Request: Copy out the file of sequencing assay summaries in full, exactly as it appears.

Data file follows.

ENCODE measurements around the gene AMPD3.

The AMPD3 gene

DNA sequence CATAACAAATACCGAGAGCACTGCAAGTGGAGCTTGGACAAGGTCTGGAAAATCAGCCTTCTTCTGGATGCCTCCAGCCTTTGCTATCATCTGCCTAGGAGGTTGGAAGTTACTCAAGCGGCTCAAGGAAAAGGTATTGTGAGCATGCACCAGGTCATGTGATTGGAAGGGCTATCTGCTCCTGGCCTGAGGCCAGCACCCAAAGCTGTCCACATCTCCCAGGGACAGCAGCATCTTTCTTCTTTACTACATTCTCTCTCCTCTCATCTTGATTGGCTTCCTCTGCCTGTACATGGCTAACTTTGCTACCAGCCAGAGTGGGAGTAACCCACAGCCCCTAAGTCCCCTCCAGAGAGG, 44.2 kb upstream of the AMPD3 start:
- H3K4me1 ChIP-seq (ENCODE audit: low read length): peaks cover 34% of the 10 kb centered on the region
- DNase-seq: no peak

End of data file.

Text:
ENCODE measurements around the gene AMPD3.

The AMPD3 gene

DNA sequence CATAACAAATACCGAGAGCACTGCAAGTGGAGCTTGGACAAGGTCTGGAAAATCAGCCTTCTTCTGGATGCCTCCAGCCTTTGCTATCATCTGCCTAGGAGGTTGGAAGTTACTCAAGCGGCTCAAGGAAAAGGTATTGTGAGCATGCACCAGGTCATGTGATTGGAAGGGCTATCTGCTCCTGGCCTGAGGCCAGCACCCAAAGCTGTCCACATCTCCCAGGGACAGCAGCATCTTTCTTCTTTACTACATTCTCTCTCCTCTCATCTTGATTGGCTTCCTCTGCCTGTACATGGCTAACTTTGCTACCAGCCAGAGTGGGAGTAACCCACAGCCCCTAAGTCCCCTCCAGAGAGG, 44.2 kb upstream of the AMPD3 start:
- H3K4me1 ChIP-seq (ENCODE audit: low read length): peaks cover 34% of the 10 kb centered on the region
- DNase-seq: no peak